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Hobby Lobby Ruling
On June 30, 2014, the Supreme Court of the United States of America ruled in favor of Hobby Lobby in the case of Burwell v. Hobby Lobby. This allowed Hobby Lobby and other for-profit employers to refrain from providing birth control coverage to their employees under the Affordable Care Act. The reasoning behind this ruling was that it violated the religious freedoms of Hobby Lobby to have to cover contraception for their employees.
There were four dissenting parties in this ruling: Justices Ginsburg, Breyer, Sotomayor, and Kagan. Three of the four are women. Justice Ginsburg, as part of her powerful dissent, made the observation that if this particular “religious freedom” should be protected, “…how does the Court divine which religious beliefs are worthy of accommodation, and which are not?” Blood transfusions and vaccinations are concerns for other religious groups. Should they also not be covered?
It is interesting that the SCOTUS chose to honor the religious freedoms of a secular business over the reproductive health of women. It’s scary that the SCOTUS chose to protect a business over people with health concerns in general. Shouldn't the rights of people trump the rights of businesses? Furthermore, Hobby Lobby itself isn’t a religion or a church. It’s a for-profit business. Why should it get special privileges just because the owners are religious? They say that their religious rights are being violated. Well, why should their religious beliefs be forced upon their employees? That doesn’t seem very fair.
Something that businesses like Hobby Lobby should realize is the birth control is used for various purposes; not just recreational sex. While it is a great tool to be used in family planning, it is also used for various health issues, and it’s very important, for the sake of women’s health, that they have access to birth control. Not all birth control is inexpensive. Some, like IUDs, can cost upwards of $1000. Most people can’t just pay that kind of money out-of-pocket.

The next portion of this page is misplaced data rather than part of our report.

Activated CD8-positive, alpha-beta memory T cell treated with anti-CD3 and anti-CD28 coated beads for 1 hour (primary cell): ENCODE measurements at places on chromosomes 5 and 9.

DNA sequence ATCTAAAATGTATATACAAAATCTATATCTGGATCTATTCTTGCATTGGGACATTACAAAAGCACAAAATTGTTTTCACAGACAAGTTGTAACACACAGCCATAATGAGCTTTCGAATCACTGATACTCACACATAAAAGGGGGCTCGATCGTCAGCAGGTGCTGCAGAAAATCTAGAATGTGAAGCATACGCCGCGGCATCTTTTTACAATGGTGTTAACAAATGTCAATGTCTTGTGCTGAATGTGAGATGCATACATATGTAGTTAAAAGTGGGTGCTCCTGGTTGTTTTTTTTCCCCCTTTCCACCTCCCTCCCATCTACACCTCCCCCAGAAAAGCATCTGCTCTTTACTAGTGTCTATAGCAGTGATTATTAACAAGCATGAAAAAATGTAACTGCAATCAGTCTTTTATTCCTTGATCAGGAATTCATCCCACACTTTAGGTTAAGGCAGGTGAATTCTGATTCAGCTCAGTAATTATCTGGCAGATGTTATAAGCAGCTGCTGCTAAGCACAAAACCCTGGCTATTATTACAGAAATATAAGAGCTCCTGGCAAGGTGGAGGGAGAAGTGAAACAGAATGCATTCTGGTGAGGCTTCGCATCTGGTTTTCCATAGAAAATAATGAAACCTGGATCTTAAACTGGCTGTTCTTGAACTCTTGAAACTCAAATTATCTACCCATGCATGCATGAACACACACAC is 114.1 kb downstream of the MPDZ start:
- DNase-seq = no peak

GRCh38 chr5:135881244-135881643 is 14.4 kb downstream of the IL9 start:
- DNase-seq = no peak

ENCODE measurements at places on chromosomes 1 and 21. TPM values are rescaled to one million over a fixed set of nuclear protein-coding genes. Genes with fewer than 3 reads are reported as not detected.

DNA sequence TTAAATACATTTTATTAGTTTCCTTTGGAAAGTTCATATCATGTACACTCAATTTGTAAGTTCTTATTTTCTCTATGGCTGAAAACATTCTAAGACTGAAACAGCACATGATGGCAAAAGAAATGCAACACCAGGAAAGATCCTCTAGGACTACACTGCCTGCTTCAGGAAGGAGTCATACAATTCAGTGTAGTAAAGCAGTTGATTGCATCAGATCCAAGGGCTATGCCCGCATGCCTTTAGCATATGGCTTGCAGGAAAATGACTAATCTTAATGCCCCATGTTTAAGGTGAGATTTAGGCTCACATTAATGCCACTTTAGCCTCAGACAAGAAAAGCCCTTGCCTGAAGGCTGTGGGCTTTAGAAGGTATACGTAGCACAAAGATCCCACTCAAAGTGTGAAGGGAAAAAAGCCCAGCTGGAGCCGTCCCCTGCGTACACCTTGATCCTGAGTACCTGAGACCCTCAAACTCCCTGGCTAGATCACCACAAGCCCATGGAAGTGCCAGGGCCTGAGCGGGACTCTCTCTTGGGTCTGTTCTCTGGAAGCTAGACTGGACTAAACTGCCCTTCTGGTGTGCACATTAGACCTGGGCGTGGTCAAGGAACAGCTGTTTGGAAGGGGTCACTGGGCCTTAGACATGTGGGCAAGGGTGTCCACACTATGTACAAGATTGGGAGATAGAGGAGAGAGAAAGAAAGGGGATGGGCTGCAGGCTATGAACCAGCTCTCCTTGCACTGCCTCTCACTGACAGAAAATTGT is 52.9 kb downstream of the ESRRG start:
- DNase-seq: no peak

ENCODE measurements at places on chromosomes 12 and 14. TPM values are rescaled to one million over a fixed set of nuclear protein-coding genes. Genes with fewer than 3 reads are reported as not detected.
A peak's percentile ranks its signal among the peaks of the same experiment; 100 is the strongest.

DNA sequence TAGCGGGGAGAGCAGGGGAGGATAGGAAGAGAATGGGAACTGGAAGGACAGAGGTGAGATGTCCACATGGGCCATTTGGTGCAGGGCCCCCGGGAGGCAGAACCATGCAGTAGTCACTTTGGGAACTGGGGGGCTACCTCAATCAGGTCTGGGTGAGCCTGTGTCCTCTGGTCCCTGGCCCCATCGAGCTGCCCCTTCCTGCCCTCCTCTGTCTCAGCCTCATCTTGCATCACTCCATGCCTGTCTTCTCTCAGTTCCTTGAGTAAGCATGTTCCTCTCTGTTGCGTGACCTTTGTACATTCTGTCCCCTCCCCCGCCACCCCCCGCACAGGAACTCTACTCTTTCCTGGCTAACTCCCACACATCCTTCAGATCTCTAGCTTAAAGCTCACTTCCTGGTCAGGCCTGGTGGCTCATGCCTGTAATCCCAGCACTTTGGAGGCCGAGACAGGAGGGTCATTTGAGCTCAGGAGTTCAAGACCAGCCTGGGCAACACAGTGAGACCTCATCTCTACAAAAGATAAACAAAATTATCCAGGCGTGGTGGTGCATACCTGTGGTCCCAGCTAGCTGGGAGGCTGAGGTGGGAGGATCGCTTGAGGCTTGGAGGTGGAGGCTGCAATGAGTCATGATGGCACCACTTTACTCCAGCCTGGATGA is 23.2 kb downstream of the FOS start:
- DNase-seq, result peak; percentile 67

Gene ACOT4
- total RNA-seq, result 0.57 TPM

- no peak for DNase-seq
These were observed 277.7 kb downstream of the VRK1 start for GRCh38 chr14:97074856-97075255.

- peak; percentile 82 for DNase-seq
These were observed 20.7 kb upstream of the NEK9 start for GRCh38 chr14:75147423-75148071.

Hobby Lobby may not realize it, but the Supreme Court ruling doesn’t just affect their religious rights. It can affect entire families. If a woman doesn’t have access to birth control, her options--and the options of the family--suddenly change. They may have to pay out-of-pocket for birth control, which affects family finances. They may choose to go without birth control, which may end up in a surprise pregnancy, or which may worsen her illness, if she was on birth control to regulate an illness.
This ruling is concerning and it makes one wonder what could happen in the future in the name of religious freedom. But if we continually stand up for our human rights, we can make ourselves heard and change can happen.
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